I’ve spent years researching all aspects of health and fitness trying to find out what works well for the body and what is bad for the body. Cholesterol is quite a hot topic in the health world. Many people view cholesterol as bad and the food that contain them something to stay away from.
This isn’t the case your body actually needs cholesterol to help form cell membranes and vitamin D and is an important part of our bodies complete metabolism; it’s just when your body builds up excess cholesterol that health problems occur.
The mainstream medical world seem intent on reducing cholesterol with drugs (usually statins) rather than ask the question why is the cholesterol raised in the first place? Luckily for us all there are scientists asking this exact question and they have started to discover cholesterol is produced in response to stress in the body. So the next obvious question is to find out the cause of the stress, which can often be multi faceted and often too much work for the NHS/GP’s and would cost a lot more than giving people a cheap (and dangerous in my opinion) pill.
Until this debate is clear we will just stick to what we know for sure.
So what is Cholesterol and where does it come from? (debatable topic)
Firstly it is found in food sources including eggs, meat and fish. Secondly cholesterol comes from the body; the liver produces a wax like substance which is linked to carrier proteins called lipoproteins. Lipoproteins dissolve the cholesterol in our blood and carry it to different parts of your body.
As I said cholesterol isn’t bad, it is certain types which are. There is “good” and “bad” cholesterol.
I’m not going to go into too much scientific detail but high-density lipoproteins also known as HDL is the good cholesterol. Low-density lipoproteins known as LDL are the bad cholesterol which needs to be avoided. The basic reason why LDL is bad is that this type of cholesterol builds up in the arteries which can prevent our heart from getting the vital oxygen and nutrients. This is linked to all types of serious heart problems.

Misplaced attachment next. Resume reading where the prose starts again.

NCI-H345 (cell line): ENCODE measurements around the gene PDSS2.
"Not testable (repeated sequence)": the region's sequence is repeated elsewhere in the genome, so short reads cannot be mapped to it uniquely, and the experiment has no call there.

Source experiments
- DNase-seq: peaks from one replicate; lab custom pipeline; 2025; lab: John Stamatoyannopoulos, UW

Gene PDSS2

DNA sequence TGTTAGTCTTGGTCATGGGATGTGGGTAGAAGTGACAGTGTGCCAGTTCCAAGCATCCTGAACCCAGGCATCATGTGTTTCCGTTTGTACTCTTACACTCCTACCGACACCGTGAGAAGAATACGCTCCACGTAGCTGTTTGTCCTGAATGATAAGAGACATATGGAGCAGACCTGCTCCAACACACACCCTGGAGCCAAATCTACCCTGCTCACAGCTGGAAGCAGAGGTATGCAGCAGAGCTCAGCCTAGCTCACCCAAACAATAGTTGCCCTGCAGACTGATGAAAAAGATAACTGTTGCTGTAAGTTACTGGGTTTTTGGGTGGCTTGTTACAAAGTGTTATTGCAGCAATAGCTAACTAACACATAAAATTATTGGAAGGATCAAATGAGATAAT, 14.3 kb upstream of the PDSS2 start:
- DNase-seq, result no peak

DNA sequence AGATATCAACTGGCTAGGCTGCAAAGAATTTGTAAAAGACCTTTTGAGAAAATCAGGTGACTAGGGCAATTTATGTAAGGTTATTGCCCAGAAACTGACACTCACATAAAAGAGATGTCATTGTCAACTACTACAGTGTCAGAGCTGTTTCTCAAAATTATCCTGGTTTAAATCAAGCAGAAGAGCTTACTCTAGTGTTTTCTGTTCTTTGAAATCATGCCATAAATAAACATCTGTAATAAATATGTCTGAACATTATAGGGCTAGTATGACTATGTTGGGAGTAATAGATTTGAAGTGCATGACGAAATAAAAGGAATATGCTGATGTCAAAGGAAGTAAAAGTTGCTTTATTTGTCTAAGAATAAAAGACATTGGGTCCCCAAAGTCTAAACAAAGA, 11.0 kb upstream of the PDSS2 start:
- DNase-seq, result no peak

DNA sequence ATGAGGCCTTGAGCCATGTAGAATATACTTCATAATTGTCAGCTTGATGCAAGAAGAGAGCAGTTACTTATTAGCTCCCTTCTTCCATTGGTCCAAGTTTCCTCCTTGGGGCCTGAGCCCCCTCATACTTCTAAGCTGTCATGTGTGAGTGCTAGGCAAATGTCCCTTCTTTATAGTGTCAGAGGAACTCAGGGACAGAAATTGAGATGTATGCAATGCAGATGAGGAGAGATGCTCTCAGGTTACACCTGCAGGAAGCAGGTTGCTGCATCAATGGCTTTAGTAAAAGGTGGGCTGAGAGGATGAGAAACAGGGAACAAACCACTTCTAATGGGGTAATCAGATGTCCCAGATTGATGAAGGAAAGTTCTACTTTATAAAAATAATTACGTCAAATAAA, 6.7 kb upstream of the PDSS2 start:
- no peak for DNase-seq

The first thing you should do if you know that you have high levels of cholesterol is to consult your GP before you make any drastic changes. The safest way of lowering your high cholesterol is simply through your diet and doing some exercise.
What to do if you have high cholesterol?
Simple steps to avoiding high cholesterol:
1. Eat in moderation.
2. Avoid too much processed fatty foods.
3. Stay away from sweets.
4. Eat loads of veg which helps to lower cholesterol.
5. Boost your fibre intake.
I must add that you should NOT cut out all fats, we need fats to survive. Bad fats (hydrogenated and trans-fats) need to be avoided and limit your intake of saturated fat. Good fats actually help to improve cholesterol levels. You will find saturated fats normally in meat, whole-milk products and egg yolks. Trans-fats are contained in many products to improve shelf life, margarine contains high levels of trans-fats. Trans-fats even lower the good cholesterol in your body so you should limit your intake of trans-fats as much as you can. The ingredient list on the back of a product should show you what types of fats are contained.So the key rule is to replace the bad fats for the good fats and it should greatly reduce your body’s chances of being high in cholesterol.
Robert A. Young a leading micro-biologist once said “There is only One Sickness and One Disease, and this one ‘sickness’ is the over-acidification of the body due primarily to an inverted way of living, thinking, and eating… there can therefore be only one remedy and treatment, and that is to alkalize the body and break the cycle of imbalance, thus allowing us to experience the energy, vitality and true health we’re all meant to have.”